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A life of Sir Francis Galton : from African exploration to the birth of Eugenics

Author: Nicholas W Gillham
Publisher: New York, N.Y. : Oxford University Press, 2001.
Edition/Format:   Book : EnglishView all editions and formats
Database:WorldCat
Summary:
"Few scientists have made lasting contributions to as many fields as Francis Galton. He was an important African explorer, travel writer, and geographer. He was the meteorologist who discovered the anticyclone, a pioneer in using fingerprints to identify individuals, the inventor of regression and correlation analysis in statistics, and the founder of the eugenics movement. Now, Nicholas Gilham paints an engaging  Read more...
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Genre/Form: Biography
History
Named Person: Francis Galton; Francis Galton; Francis Galton; Francis Galton
Material Type: Internet resource
Document Type: Book, Internet Resource
All Authors / Contributors: Nicholas W Gillham
ISBN: 0195143655 9780195143652
OCLC Number: 46660114
Description: xii, 416 p. : ill., maps ; 25 cm.
Responsibility: Nicholas Wright Gillham.
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Abstract:

A cousin of Charles Darwin, Francis Galton was an African explorer, the meteorologist who discovered the anticyclone, a pioneer in using fingerprints to identify individuals, a statistician, and the  Read more...

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A splendidly readable and informative guide to Galton's life, works and impact ... the accounts of Galton's investigations of heredity and their reception make the book so useful and so absorbing ... Read more...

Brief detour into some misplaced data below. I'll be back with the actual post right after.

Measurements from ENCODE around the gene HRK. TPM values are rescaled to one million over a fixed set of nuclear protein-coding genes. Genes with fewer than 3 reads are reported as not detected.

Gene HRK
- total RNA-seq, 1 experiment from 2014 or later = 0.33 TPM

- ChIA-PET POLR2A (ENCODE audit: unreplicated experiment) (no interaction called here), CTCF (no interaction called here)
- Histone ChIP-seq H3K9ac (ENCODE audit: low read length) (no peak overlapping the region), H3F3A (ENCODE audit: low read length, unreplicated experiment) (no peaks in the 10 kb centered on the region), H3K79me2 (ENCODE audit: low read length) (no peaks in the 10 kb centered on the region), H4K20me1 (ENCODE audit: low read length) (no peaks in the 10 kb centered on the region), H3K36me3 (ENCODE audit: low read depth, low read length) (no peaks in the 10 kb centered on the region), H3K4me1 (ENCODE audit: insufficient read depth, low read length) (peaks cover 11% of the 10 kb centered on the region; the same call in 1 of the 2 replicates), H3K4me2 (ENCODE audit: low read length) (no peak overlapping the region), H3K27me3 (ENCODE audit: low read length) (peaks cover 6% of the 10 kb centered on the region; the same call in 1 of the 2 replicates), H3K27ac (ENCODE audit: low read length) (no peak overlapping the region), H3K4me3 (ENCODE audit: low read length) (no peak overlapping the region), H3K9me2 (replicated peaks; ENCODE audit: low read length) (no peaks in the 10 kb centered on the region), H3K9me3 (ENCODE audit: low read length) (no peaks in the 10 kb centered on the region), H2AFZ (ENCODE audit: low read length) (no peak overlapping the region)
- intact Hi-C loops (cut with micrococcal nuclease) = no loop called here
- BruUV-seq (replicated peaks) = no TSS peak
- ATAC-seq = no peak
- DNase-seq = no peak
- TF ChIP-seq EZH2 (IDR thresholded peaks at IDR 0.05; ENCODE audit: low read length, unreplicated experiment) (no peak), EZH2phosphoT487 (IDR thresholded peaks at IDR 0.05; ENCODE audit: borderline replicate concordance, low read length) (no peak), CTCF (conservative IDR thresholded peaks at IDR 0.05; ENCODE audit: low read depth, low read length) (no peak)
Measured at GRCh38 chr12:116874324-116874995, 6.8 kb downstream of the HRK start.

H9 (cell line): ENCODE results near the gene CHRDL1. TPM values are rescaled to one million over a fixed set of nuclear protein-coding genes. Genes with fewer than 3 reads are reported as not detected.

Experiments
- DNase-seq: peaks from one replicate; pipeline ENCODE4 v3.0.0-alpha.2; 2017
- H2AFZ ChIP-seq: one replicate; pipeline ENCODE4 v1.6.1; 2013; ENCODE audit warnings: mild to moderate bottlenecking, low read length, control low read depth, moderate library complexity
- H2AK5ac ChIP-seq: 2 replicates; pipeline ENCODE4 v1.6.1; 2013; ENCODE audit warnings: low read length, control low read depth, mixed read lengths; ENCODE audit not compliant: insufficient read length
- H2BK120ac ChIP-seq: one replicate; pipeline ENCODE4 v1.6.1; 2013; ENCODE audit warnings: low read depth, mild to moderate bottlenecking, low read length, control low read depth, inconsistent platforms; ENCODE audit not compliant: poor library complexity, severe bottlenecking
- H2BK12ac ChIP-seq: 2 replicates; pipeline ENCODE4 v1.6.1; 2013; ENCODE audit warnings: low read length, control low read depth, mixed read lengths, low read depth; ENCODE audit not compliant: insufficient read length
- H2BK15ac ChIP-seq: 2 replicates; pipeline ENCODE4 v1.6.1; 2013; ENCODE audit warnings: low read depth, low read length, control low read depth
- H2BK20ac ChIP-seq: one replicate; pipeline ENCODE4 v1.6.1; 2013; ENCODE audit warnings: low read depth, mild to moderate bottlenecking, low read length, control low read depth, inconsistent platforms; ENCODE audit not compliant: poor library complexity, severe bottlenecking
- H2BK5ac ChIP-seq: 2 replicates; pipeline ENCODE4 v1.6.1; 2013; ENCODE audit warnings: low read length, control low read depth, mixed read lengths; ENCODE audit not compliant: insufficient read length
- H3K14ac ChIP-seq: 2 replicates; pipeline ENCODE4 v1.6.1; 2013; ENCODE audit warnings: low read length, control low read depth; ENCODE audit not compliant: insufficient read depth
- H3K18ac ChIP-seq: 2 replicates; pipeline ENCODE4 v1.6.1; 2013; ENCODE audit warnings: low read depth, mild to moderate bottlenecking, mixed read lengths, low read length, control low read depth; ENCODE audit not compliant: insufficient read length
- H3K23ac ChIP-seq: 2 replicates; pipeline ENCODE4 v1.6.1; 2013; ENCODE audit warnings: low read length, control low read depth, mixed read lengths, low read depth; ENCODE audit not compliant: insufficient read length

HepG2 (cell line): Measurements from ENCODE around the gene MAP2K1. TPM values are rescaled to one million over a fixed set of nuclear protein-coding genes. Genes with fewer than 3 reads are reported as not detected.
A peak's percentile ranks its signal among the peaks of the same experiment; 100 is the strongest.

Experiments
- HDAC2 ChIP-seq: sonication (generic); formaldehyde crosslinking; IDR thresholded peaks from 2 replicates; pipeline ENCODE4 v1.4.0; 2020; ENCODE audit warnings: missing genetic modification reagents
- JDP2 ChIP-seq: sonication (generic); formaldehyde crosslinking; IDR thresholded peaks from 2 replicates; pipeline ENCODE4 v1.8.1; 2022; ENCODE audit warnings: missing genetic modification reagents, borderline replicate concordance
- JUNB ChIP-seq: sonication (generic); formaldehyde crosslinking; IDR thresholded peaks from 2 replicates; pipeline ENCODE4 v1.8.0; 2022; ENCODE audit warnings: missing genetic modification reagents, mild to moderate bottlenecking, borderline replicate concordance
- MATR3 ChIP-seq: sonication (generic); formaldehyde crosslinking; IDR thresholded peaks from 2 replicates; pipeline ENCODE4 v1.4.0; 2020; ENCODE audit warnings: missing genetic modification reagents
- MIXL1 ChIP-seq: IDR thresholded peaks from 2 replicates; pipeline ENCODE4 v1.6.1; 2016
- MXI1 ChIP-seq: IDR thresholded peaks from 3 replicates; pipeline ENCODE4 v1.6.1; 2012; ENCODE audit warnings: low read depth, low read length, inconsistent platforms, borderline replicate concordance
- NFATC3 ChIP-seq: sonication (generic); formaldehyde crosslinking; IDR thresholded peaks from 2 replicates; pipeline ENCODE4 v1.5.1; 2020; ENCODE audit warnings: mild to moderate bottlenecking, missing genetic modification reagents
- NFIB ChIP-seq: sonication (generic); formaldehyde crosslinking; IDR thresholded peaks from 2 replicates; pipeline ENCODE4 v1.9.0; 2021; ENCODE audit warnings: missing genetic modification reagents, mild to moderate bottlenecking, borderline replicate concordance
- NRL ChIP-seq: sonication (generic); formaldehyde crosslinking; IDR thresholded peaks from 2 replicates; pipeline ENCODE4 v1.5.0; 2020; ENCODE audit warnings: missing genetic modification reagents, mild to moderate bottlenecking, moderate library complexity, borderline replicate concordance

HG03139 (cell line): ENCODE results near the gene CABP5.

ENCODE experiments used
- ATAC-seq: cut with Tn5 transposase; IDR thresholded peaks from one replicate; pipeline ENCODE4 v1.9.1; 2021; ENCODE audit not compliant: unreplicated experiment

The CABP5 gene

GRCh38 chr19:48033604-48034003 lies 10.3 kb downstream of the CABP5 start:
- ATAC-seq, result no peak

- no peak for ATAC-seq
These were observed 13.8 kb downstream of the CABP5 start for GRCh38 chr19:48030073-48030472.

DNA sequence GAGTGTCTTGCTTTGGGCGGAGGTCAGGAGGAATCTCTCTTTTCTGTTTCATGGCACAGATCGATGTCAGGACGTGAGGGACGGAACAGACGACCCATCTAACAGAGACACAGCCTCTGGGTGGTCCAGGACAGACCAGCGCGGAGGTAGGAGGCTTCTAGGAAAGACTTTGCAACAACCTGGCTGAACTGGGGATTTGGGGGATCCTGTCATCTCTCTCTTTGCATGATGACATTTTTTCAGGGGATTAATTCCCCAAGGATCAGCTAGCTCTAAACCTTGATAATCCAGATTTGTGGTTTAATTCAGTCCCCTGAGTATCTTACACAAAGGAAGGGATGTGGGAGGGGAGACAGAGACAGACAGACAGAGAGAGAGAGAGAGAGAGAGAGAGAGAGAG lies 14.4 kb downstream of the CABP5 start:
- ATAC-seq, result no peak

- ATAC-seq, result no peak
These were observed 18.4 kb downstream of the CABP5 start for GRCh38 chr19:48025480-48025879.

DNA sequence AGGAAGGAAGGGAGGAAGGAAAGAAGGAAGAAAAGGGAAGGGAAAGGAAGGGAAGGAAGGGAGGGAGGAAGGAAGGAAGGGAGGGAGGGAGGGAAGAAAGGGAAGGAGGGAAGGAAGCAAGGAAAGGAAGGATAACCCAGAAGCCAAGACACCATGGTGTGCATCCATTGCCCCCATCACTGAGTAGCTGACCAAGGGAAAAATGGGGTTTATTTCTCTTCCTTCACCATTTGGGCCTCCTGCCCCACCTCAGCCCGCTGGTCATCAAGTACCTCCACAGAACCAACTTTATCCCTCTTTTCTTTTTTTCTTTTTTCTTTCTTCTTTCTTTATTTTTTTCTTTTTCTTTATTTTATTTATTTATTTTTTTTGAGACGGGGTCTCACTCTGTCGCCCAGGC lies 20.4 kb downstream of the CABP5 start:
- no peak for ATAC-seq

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schema:reviewBody""Few scientists have made lasting contributions to as many fields as Francis Galton. He was an important African explorer, travel writer, and geographer. He was the meteorologist who discovered the anticyclone, a pioneer in using fingerprints to identify individuals, the inventor of regression and correlation analysis in statistics, and the founder of the eugenics movement. Now, Nicholas Gilham paints an engaging portrait of this Victorian polymath." "The book traces Galton's ancestry (he was the grandson of Erasmus Darwin and the cousin of Charles Darwin), upbringing, training as a medical apprentice, and experience as a Cambridge undergraduate. It recounts in colorful detail Galton's adventures as leader of his own expedition in Namibia. Darwin was always a strong influence on his cousin and a turning point in Galton's life was the publication of The Origin of Species. Thereafter, Galton devoted most of his life to human heredity, using then novel methods such as pedigree analysis and twin studies to argue that talent and character were inherited and that humans could be selectively bred to enhance these qualities. To this end, he founded the eugenics movement, which rapidly gained momentum early in the last century. After Galton's death, however, eugenics took a more sinister path, as in the United States, where by 1913 sixteen states had involuntary sterilization laws, and in Germany, where the goal of racial purity was pushed to its horrific limit in the "final solution." Galton himself, Gillham writes, would have been appalled by the extremes to which eugenics was carried."--BOOK JACKET."
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